Accelerator Compiler Directives
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Accelerator compiler directives allow the compiler, guided by the programmer, to take care of low-level accelerator work. One of the main benefits of a directives-based approach is an easier and faster transition of existing code compared to low-level GPU languages. Additional benefits include performance enhancements that are transparent to the end developer and greater portability between current and future many-core architectures. Although initially several vendors provided their own set of proprietary directives OpenACC has now provided a unified specification for accelerator directives.
OpenACC aims to provide an open accelerator interface consisting primarily of compiler directives. Currently PGI, Cray, and CapsMC provide OpenACC implementations for C/C++ and Fortran. OpenACC aims to provide a portable cross platform solution for accelerator programming.
$ module load cudatoolkit $ cc -acc vecAdd.c -o vecAdd.out
$ module switch PrgEnv-pgi PrgEnv-cray $ module load craype-accel-nvidia35 $ cc -h pragma=acc vecAdd.c -o vecAdd.out
$ module load cudatoolkit capsmc $ cc vecAdd.c -o vecAdd.out
$ module load cudatoolkit $ ftn -acc vecAdd.f90 -o vecAdd.out
$ module switch PrgEnv-pgi PrgEnv-cray $ module load craype-accel-nvidia35 $ ftn -h acc vecAdd.f90 -o vecAdd.out
$ module switch PrgEnv-pgi PrgEnv-gnu $ module load cudatoolkit capsmc $ ftn vecAdd.f90 -o vecAdd.out
The OpenACC specification provides the basis for all OpenACC implementations and is available OpenACC specification . In addition the implementation specific documentation may be of use. PGI has a site dedicated to collecting OpenACC resources. Chapter 5 of the Cray C and C++ Reference Manual provides details on Crays implementation. CapsMC has provided an OpenACC Reference Manual.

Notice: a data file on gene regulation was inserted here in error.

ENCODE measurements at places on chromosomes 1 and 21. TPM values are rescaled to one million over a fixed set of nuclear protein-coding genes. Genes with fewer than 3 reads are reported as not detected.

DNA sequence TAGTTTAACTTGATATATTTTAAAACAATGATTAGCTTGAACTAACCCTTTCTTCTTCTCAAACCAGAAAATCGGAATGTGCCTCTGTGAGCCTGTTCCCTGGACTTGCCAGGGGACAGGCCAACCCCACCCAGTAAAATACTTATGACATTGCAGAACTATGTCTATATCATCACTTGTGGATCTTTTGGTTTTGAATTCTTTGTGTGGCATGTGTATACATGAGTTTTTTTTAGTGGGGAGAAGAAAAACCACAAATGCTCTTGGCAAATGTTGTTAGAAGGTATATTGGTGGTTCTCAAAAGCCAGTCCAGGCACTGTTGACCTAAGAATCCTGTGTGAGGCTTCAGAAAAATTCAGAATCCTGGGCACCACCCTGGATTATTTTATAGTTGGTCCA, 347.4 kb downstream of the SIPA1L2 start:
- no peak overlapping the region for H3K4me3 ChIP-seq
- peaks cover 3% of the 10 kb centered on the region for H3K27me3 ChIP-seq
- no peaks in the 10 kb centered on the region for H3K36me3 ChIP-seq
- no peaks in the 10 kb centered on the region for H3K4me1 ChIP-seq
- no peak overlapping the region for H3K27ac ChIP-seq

The Portland Group provides accelerator directive support with their latest C and Fortran compilers. Performance and feature additions are still taking place at a rapid pace but it is currently stable and full featured enough to use in production code.
To make use of the PGI accelerator directives the cuda module and pgi programming environment must be loaded:
$ module load cudatoolkit $ module load PrgEnv-pgi
To specify the platform that the compiler directives should be applied to the Target Accelerator flag is used:
$ cc -ta=nvidia source.c $ ftn -ta=nvidia source.f90
PGI provides a useful web portal for Accelerator resources. The portal links to the PGI Fortran & C Accelerator Programming Model which provides a comprehensive overview of the framework and is an excellent starting point. In addition the PGI Accelerator Programming Model on NVIDIA GPUs article series by Michael Wolfe walks you through basic and advanced programming using the framework providing very helpful tips along the way. If you run into trouble PGI has a user forum where PGI staff regularly answer questions.
The core of CAPS Enterprises GPU directive framework is CapsMC. CapsMC is a compiler and runtime environment that interprets OpenHMPP and OpenACC directives and in conjunction with your traditional compiler (PGI, GNU, Cray or Intel C or Fortran compiler) creates GPU accelerated executables.
To use CAPS accelerator framework you will need the cuda and capsmc modules loaded. Additionally a PGI, GNU, or Intel Programming environment must be enabled.
$ module load cudatoolkit $ module load capsmc $ module load PrgEnv-gnu
CapsMC modifies the Cray compiler wrappers, generating accelerator code and then linking it in without any additional flags.
$ cc source.c $ ftn source.f90